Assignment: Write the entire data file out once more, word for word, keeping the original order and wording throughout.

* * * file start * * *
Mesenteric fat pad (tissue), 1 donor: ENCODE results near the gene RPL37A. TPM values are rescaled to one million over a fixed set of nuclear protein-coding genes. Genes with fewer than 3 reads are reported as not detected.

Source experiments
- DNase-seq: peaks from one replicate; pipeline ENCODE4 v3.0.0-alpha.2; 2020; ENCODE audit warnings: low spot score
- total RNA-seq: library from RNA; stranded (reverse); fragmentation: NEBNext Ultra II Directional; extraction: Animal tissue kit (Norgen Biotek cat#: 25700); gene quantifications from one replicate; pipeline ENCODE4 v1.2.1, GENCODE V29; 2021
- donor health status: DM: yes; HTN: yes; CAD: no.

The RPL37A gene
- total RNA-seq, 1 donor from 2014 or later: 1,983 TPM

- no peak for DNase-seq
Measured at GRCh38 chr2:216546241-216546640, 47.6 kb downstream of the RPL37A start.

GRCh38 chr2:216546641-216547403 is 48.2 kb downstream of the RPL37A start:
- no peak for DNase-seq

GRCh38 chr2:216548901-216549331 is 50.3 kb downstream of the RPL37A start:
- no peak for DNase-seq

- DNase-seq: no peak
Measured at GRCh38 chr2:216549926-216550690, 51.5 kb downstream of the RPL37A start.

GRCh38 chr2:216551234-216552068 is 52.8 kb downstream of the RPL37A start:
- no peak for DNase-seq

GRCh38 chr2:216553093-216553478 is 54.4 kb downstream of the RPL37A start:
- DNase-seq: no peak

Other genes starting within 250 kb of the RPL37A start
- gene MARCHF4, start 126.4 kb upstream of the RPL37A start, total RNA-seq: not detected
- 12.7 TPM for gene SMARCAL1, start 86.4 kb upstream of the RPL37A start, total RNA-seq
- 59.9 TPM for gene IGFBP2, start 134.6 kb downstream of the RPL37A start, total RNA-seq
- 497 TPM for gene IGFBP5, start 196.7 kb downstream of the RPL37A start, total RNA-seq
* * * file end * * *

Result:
Mesenteric fat pad (tissue), 1 donor: ENCODE results near the gene RPL37A. TPM values are rescaled to one million over a fixed set of nuclear protein-coding genes. Genes with fewer than 3 reads are reported as not detected.

Source experiments
- DNase-seq: peaks from one replicate; pipeline ENCODE4 v3.0.0-alpha.2; 2020; ENCODE audit warnings: low spot score
- total RNA-seq: library from RNA; stranded (reverse); fragmentation: NEBNext Ultra II Directional; extraction: Animal tissue kit (Norgen Biotek cat#: 25700); gene quantifications from one replicate; pipeline ENCODE4 v1.2.1, GENCODE V29; 2021
- donor health status: DM: yes; HTN: yes; CAD: no.

The RPL37A gene
- total RNA-seq, 1 donor from 2014 or later: 1,983 TPM

- no peak for DNase-seq
Measured at GRCh38 chr2:216546241-216546640, 47.6 kb downstream of the RPL37A start.

GRCh38 chr2:216546641-216547403 is 48.2 kb downstream of the RPL37A start:
- no peak for DNase-seq

GRCh38 chr2:216548901-216549331 is 50.3 kb downstream of the RPL37A start:
- no peak for DNase-seq

- DNase-seq: no peak
Measured at GRCh38 chr2:216549926-216550690, 51.5 kb downstream of the RPL37A start.

GRCh38 chr2:216551234-216552068 is 52.8 kb downstream of the RPL37A start:
- no peak for DNase-seq

GRCh38 chr2:216553093-216553478 is 54.4 kb downstream of the RPL37A start:
- DNase-seq: no peak

Other genes starting within 250 kb of the RPL37A start
- gene MARCHF4, start 126.4 kb upstream of the RPL37A start, total RNA-seq: not detected
- 12.7 TPM for gene SMARCAL1, start 86.4 kb upstream of the RPL37A start, total RNA-seq
- 59.9 TPM for gene IGFBP2, start 134.6 kb downstream of the RPL37A start, total RNA-seq
- 497 TPM for gene IGFBP5, start 196.7 kb downstream of the RPL37A start, total RNA-seq